Luxury and fashion brands need to stop oversimplifying Chinese consumers’ preferences for “China red” and embrace more subtle shades of the color.
Brands can create excitement by incorporating red into unexpected materials and finishes.
Brands need to use reds that fit their aesthetic heritage to appear authentic to the Chinese fashion audiences.
Every January, sarcastic reviews of Western luxury brand CNY capsule launches are central in netizen conversations. The main topic has become fashion’s cultural appropriation problem of using Chinese elements incorrectly, particularly the emblematic color of both the CNY tradition and Chinese cultural identities: red.
Luxury brands have a long history of using red in “tribute” collections that court Chinese consumers. But, alas, many of them were simply superficial and flattened displays of Orientalism. As China’s young, culturally-sensitive consumers loom larger in the luxury market, the common assumptions fashion brands are making about the “Chinese red” might require a rethink.
Go beyond the “China Red” stereotype
Xiaojing Huang, a design trend expert and the chief editor of China Design Trends Report, told Jing Daily that one of the biggest misconceptions brands make about Chinese consumers is that they only want the bright, fiery shade of red that’s often labeled “China Red.”
Referred to as vermillion in color terminology, “China red” carries a classic feeling of Chinese culture and frequently appears in traditional Chinese festivals, decors, and folk art. Vermillion is also the primary color in most Chinese restaurants overseas (particularly in the West), so it conjures up a Western stereotype of typical Chinese aesthetics.
But vermillion’s popularity in everyday, grassroots China doesn’t make it suitable for a luxurious look. “Because the color is highly saturated, it can easily feel uncouth to consumers and cause aesthetic fatigue,” said Huang.
Instead, she suggests that brands should look at warmer color schemes as a more sophisticated alternative. “Brands can use gold, red copper, or terra cotta, as these colors give a traditional texture,” Huang added. “For colors that are typically associated with traditional Chinese aesthetics such as ink red, vermillion, and date red (purplish-red), they can use it subtly in small areas.”
In fact, Alibaba’s Tmall, in collaboration with the China Academy of Art, nominated four warm shades of “lychee red” as its theme color of 2021. According to Tmall’s analytics, sales of red-colored products grew almost 1000 percent during the pre-CNY period, with categories like trainers, mobile phone cases, and pet clothes seeing particularly strong year-on-year increases.
To help brands better capture the Red opportunity, Tmall started the color research project and predicted “lychee red” as the guiding color scheme for trending products in 2021. “The lychee red represents hope,” said Song Jianming, the author of Tmall’s research guide and the director of the Color Research Institute in the China Academy of Art. “It is the optimistic vision of the Chinese people after going through such a difficult year.”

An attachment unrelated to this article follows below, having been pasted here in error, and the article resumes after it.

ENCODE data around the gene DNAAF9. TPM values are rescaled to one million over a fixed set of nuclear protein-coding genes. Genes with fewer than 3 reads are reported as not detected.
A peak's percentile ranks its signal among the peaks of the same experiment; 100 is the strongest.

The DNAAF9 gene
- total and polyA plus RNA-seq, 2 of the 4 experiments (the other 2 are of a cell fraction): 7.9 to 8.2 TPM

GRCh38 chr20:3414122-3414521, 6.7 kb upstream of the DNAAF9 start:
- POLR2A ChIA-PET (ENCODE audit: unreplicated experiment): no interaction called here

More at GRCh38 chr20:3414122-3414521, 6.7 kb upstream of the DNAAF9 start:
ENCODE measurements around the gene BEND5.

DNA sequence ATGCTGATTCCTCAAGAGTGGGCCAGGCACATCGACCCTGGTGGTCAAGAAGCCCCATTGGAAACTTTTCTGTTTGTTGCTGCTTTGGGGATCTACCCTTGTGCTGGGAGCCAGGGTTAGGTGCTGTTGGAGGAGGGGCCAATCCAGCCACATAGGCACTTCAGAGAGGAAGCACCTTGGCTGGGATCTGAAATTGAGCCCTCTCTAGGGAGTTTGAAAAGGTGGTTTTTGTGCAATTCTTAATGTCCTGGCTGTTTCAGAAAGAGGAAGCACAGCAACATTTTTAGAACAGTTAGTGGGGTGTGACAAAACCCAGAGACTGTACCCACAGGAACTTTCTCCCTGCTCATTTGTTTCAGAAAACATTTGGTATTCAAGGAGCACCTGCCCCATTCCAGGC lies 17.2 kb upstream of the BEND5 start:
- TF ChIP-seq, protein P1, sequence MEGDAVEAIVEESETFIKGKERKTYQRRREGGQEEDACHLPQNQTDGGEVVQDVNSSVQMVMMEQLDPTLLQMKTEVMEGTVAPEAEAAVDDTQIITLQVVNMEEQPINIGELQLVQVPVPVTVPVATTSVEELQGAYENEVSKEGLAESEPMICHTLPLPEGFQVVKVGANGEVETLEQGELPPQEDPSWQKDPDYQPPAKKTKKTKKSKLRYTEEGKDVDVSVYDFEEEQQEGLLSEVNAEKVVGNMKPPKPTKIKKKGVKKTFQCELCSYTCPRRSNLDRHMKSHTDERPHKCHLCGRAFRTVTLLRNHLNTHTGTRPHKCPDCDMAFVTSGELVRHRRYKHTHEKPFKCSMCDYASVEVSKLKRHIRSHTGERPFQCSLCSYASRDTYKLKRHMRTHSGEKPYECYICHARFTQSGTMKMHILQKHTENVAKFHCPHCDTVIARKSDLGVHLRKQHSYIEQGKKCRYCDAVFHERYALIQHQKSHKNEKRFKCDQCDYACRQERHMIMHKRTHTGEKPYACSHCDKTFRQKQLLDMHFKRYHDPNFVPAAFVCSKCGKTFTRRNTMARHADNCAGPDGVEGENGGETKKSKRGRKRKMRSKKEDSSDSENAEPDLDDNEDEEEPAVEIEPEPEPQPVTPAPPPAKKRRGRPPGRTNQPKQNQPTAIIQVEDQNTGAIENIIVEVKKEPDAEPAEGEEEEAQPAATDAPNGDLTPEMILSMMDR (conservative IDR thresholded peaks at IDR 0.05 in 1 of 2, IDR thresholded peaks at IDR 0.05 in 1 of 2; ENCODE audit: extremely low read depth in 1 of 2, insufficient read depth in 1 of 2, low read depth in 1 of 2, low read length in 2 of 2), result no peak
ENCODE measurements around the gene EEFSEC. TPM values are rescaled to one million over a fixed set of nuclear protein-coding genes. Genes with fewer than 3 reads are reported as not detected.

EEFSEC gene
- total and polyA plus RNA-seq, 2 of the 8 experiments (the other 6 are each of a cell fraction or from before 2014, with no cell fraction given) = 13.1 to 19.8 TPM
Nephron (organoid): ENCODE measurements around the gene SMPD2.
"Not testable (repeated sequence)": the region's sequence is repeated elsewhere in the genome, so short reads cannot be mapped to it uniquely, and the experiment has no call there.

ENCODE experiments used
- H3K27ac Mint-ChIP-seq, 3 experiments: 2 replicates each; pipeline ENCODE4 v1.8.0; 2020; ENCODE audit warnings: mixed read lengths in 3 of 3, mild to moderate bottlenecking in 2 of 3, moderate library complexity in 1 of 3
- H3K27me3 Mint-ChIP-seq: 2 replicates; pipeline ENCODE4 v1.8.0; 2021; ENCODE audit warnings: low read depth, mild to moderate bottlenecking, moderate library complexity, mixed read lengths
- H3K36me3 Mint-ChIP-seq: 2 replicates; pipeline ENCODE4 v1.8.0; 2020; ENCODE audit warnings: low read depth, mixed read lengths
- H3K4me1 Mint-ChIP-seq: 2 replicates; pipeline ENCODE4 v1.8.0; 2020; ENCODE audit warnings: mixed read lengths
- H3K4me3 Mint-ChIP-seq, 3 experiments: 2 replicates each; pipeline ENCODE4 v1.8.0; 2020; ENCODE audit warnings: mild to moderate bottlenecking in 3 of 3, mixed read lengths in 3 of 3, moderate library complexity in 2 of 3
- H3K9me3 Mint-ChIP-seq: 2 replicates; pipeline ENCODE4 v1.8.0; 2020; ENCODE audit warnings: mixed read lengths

Apart from looking beyond one stereotypical shade of “China” red for inspiration, brands can also benefit from stretching their ideas beyond color. “In product design, color, material, and finish (together called CMF) are increasingly inseparable,” Huang said. “Often, when we may be talking about color, what we are really referring to is material and texture.”
Combining a shade of red with premium tactile materials may be the secret recipe for unexpected — but ultimately chic — results. For example, Lancôme launched a limited-edition CNY lipstick in early January that combines deep, wine red with suede and lace (materials that exalt red’s sexuality rather than cheapen it). And one of the most praised capsules in luxury’s CNY season, Chloé’s 2021 Fredy water bag, mixes lychee red leather with denim to create a youthful appeal.
Choose a heritage-consistent red
Beyond the product design, another issue brands need to tackle is making sure their narratives fit with a CNY red. Yueshu Jian, the founder of the creative agency Le Bureau and director of the publication Ying Xiang, said that most CNY collections feel like “an urge to please the Chinese market by bending a brand’s creative standards” because they are inconsistent with their archives.
“A modern and elegant way to do it right is to decide one key element, such as the color red, and then make it go along with the brand’s design heritage,” Jian said. “The biggest minefield is when the Western creatives employ cultural elements that they don’t fully understand.”
Maisons that have an aesthetic heritage involving the color red will have a natural advantage in this case. Yueshu Jian cited the work of Valentino Garavani, who made Rosso Valentino (the Valentino red) a big part of the brand’s identity ever since its conception, as a positive example of using red through heritage.
This same spirit can also be found in Giorgio Armani, another designer who established his fame through a rich archive of red celebrity gowns. “The brand has gracefully incorporated red as a key color in its make-up line,” Jian added.
As China’s fashion audience grows more heritage-conscious and sophisticated, developing aesthetic knowledge about the region has become increasingly crucial for brands. Thoughtfully using red, a culturally significant Chinese color now requires brands to both innovate and cite history to appear cutting-edge and culturally sensitive at the same time.